THE BEST SELLERS’ LIST- Mr. Clean: Breaking down my pet peeves in the gym, and giving advice on gym etiquette

Trying to squeeze in a workout, nothing is more frustrating than your “gym buddies” breaking several etiquette polices in the gym like leaving dumbbells in the middle of the floor.

By Thomas Sellers Jr.

My home away from home is 901 Fitness located at 3634 Austin Peay Highway.

And like when I am at my actual residence, I like for it to be decent and in order. I realized years ago the equipment and resources don’t make the gym. The people who workout in the facility make the gym.

Being a member of the French Riviera, now 901 Fitness, since 2007, I’ve learned the lessons of gym etiquette my dad Thomas Sr. preached to me as a child were gospel. He would say stuff like, “Put stuff back where you found it.” “If you put it back where it belongs, it won’t ever come up missing.” “Remember other people have to use this too.”

Gym etiquette is not an obligation at workout facilities since the gym boom of the 2010s. With various companies seeking clients, the rules are more relaxed. I remember when the gyms had the leverage, they forced us gym-goers to clean up and be aware of our surroundings.

Now with gyms desperate to hold on to clients, trainers and workers look the other way. Now they just pick up behind us with a smile. Grown people leaving their gyms messy, disorganized and full of chaos.

Today gym goers don’t respect each other. We need a reminder of proper gym etiquette and this week’s Best Sellers’ List is here to rank my top 10 pet peeves of gym abuse.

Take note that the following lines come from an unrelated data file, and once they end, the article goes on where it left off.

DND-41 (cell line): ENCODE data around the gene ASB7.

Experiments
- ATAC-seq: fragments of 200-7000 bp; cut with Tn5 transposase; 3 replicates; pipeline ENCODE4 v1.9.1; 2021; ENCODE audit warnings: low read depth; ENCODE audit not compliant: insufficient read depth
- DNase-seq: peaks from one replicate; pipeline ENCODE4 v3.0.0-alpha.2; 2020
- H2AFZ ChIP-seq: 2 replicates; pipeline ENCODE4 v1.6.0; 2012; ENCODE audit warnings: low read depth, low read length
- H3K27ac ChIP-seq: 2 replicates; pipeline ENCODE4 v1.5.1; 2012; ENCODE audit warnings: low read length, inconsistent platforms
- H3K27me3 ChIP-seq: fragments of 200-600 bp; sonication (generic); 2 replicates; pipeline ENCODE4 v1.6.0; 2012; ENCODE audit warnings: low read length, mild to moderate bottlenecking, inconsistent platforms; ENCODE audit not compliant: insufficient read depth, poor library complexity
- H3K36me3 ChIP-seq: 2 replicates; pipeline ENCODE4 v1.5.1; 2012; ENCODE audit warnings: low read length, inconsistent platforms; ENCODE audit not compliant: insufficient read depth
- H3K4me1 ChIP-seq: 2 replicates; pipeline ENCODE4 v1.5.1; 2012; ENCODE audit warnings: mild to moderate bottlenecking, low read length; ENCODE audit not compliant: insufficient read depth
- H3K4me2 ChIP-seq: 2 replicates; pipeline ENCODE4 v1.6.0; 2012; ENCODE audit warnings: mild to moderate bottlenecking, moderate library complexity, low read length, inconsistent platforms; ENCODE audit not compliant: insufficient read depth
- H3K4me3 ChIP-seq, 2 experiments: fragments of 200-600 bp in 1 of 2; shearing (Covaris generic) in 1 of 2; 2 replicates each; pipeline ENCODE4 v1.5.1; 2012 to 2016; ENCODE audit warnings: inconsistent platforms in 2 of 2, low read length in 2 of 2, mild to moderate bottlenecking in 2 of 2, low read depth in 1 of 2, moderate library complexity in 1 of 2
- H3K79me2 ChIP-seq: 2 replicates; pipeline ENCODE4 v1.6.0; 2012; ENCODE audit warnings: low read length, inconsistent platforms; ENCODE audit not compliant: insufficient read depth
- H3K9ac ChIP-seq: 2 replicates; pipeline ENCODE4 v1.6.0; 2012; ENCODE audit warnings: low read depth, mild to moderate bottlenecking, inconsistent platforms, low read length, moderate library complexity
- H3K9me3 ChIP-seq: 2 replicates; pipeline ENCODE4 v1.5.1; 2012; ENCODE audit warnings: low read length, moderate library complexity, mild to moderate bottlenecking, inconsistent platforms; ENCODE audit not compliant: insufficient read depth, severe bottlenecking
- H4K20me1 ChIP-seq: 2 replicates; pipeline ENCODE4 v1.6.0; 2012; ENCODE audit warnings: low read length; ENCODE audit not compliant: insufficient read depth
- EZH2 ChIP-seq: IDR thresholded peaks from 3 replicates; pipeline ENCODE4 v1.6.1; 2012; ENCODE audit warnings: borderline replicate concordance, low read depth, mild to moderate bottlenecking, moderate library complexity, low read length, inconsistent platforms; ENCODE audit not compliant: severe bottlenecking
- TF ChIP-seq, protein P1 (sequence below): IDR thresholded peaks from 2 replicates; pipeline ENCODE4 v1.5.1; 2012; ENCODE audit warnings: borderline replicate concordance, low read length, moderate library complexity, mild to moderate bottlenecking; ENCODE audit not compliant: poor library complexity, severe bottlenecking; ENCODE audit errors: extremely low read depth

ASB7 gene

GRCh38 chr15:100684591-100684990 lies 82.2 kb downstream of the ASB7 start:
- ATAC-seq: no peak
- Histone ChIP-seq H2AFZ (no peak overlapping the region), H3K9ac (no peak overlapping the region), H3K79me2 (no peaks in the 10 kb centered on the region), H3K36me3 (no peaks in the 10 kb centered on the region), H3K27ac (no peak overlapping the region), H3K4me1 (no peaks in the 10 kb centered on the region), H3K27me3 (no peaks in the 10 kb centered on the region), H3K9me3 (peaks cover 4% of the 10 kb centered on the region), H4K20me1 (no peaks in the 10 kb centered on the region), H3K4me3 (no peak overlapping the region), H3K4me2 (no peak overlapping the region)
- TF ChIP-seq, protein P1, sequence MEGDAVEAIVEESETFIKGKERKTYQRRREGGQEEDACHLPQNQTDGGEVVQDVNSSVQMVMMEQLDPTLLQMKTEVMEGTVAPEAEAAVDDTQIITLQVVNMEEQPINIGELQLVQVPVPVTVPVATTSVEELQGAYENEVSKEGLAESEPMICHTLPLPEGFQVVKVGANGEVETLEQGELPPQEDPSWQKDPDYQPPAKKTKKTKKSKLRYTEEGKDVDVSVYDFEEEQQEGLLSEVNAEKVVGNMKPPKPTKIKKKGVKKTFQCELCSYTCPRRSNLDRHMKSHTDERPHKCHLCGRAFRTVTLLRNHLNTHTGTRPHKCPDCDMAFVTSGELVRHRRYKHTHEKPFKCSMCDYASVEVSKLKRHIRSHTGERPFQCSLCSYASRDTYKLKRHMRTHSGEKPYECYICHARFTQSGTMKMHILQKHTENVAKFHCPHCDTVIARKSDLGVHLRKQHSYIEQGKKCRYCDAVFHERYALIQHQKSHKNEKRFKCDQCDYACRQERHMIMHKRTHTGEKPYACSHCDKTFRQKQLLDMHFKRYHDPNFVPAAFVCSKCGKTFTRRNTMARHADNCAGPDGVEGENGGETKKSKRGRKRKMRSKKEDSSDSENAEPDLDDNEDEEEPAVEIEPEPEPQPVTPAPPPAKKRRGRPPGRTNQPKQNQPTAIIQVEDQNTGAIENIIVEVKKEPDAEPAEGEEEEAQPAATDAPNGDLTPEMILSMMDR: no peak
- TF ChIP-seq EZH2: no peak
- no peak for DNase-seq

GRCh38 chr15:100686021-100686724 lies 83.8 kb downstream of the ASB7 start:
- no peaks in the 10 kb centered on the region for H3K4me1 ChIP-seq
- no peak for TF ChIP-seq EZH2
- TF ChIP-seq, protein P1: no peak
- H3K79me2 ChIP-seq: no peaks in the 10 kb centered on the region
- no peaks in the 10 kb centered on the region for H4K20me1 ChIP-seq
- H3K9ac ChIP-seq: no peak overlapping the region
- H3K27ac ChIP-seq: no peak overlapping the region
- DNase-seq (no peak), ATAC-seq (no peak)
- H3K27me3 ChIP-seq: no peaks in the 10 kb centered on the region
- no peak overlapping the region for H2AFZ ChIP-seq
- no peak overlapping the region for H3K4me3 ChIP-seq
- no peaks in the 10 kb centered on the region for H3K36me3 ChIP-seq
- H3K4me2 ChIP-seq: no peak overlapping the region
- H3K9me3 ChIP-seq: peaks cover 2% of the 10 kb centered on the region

10. Wipe things down after you use them

I rank this one No. 10 because I am guilty of this one. I sweat a lot and tend to leave puddles near any piece of equipment I partake in. Hitting the gym during a pandemic causes you to use paper towels and disinfected spray more often. Now I have a routine of wiping down the machines, barbells, floor mats and other equipment. Then I take a second towel with me to dry off the cleaning solution.

9. Throw in the towel

You can help the preservation of equipment at the gym with a towel. It is a great way to keep your sweat and bodily fluids off of the equipment. And in addition the towel allows the barbell, machine and kettle bells stay dry, avoiding rust.

I am Sweaty McSweaterson. I don’t leave home without my towel and I rotate three throughout the week. I realize being a real sweaty individual, your gym clothes might develop a funky aroma. Using my towel taught me clothes trap molecules that lead to stinky fabric.

I’ve learned through towel usage, sweaty cotton had a shelf-life and needs to be thrown away after awhile.

8. Let’s talk… all day

The gym is a great place to meet and mingle. You could possibly find your future husband or wife at the squat machine. But you have to respect the fact people are there to workout. If you’re done and feel like catching up, debating a hot topic or exercising your comedy routine, please go right ahead.